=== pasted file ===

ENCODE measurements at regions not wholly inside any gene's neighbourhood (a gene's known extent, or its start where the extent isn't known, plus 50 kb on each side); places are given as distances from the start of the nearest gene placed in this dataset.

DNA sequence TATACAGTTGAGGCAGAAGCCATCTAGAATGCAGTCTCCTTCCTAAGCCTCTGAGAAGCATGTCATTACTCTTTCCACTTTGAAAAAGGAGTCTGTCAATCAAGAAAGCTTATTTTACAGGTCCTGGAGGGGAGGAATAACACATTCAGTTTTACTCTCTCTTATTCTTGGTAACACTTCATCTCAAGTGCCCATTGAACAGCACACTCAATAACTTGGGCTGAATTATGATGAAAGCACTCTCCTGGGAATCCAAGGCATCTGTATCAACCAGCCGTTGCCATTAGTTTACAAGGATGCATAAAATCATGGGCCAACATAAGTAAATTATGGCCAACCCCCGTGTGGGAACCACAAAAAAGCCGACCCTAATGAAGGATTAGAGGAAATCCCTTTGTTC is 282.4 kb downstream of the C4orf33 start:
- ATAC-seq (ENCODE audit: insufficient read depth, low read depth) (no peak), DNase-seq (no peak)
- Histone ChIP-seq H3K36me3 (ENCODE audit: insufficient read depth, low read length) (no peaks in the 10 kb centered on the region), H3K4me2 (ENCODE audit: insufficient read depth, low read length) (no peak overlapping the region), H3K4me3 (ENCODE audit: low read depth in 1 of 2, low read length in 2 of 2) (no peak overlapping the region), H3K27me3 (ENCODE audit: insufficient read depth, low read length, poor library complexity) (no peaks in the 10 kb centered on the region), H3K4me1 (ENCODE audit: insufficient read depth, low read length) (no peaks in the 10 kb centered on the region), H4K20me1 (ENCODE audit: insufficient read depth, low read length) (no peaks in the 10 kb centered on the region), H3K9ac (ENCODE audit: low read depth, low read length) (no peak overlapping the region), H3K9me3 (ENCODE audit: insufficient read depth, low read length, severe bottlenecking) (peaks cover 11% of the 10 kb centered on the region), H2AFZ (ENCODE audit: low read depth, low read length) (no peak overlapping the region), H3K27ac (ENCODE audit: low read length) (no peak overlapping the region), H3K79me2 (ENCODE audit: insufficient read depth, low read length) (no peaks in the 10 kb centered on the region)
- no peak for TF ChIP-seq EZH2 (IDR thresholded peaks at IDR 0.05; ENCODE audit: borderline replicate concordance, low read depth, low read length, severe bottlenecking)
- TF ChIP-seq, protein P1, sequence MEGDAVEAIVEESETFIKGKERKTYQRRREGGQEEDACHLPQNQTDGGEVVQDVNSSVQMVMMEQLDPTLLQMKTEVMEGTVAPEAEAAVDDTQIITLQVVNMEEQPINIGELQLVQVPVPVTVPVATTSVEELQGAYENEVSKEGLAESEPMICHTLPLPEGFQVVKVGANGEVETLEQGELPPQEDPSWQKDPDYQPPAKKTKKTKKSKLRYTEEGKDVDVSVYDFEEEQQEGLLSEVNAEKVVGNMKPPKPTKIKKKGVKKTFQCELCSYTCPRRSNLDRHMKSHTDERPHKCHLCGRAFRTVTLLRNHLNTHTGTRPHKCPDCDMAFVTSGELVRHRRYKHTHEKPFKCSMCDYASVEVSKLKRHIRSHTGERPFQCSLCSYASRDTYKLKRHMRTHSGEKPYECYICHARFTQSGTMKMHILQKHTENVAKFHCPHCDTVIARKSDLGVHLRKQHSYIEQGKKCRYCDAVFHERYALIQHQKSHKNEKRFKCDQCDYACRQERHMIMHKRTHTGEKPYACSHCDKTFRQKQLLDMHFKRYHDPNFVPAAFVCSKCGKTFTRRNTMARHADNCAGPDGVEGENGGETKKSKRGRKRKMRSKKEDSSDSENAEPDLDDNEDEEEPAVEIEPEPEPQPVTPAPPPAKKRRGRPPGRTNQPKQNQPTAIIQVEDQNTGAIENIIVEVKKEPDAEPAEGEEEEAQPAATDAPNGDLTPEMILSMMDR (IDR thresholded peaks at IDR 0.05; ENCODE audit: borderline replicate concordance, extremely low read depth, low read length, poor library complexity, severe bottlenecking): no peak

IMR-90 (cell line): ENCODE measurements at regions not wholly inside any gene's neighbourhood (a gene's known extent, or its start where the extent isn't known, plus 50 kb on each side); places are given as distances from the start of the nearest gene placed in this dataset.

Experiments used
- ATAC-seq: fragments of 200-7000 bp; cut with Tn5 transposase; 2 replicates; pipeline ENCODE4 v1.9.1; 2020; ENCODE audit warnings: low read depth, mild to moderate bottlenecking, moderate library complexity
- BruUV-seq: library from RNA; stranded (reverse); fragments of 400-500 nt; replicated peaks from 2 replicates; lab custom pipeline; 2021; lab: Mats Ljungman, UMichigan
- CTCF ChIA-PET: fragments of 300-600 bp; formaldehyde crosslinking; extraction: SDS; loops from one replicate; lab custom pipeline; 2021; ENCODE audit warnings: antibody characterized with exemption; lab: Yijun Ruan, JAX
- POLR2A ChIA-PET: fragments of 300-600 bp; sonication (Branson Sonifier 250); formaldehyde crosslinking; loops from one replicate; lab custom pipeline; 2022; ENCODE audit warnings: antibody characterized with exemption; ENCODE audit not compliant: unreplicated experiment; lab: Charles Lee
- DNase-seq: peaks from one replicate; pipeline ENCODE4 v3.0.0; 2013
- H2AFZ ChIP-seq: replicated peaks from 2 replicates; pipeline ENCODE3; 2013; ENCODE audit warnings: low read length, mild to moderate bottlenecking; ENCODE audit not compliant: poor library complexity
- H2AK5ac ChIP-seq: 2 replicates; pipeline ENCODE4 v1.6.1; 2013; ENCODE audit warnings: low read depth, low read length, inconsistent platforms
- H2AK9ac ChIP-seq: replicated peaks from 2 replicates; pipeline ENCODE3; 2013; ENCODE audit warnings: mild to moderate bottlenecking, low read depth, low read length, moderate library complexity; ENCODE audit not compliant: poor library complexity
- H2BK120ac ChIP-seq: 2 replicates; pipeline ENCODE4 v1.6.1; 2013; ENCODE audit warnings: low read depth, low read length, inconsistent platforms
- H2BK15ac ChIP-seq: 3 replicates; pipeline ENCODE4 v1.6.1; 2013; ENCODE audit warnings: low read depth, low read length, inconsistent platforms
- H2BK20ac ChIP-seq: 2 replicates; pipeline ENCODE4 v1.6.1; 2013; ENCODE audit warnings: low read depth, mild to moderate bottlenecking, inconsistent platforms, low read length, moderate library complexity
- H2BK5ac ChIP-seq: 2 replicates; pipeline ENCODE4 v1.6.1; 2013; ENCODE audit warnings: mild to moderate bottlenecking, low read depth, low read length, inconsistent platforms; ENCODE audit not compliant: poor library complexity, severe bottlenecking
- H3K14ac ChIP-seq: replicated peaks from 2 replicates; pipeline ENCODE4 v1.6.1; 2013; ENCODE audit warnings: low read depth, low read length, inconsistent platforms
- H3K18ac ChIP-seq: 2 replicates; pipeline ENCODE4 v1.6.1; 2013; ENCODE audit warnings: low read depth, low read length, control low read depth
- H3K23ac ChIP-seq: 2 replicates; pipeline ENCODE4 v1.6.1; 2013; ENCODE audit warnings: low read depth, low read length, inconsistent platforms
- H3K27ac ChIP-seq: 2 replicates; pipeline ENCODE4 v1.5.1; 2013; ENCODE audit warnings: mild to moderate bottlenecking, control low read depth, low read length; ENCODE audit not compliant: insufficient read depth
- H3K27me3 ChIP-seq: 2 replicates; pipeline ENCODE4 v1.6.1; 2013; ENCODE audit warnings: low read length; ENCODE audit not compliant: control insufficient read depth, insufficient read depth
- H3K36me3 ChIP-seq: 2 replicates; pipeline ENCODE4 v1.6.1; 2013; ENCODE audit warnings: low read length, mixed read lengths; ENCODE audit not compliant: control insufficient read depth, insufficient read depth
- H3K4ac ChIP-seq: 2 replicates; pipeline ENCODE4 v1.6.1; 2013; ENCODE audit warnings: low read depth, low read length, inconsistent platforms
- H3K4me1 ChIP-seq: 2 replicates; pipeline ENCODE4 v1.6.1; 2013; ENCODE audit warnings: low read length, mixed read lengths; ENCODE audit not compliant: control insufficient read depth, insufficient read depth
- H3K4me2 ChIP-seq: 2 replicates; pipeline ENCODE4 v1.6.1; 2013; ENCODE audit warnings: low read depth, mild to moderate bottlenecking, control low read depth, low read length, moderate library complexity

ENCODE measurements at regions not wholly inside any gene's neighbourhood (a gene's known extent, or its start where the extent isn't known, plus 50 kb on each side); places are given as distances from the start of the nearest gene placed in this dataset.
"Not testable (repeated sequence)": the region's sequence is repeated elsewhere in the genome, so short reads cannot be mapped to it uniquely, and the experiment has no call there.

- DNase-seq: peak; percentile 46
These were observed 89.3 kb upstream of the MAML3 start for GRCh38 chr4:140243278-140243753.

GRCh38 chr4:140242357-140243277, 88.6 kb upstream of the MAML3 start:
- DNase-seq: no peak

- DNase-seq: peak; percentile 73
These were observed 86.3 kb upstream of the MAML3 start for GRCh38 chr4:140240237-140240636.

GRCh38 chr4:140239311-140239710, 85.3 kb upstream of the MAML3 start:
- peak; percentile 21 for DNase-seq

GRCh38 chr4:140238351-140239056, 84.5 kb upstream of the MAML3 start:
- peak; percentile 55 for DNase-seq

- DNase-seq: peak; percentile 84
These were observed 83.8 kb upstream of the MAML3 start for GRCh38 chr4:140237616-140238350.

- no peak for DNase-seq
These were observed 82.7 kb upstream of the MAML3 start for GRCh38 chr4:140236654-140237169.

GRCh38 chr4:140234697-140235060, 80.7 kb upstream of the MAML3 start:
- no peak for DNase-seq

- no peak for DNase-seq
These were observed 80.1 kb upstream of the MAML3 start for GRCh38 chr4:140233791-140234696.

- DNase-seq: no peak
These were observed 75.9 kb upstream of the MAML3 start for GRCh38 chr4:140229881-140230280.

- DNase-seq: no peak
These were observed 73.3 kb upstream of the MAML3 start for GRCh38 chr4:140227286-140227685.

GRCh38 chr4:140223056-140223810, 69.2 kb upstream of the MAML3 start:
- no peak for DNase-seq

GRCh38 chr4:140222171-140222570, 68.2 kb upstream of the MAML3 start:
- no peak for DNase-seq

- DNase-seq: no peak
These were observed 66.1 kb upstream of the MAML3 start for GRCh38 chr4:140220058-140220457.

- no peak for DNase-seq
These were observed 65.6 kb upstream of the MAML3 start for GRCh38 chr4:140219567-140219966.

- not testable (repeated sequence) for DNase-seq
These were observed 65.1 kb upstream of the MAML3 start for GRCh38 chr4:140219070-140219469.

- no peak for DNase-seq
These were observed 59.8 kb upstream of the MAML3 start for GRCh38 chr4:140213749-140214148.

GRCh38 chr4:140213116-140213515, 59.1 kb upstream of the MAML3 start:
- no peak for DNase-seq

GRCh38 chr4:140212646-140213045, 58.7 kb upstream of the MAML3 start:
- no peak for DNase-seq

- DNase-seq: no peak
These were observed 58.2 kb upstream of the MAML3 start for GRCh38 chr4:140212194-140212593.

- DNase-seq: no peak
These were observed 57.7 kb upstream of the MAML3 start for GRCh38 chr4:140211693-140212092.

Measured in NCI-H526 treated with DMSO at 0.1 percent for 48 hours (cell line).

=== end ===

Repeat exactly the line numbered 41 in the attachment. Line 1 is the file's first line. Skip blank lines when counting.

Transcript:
- peak; percentile 55 for DNase-seq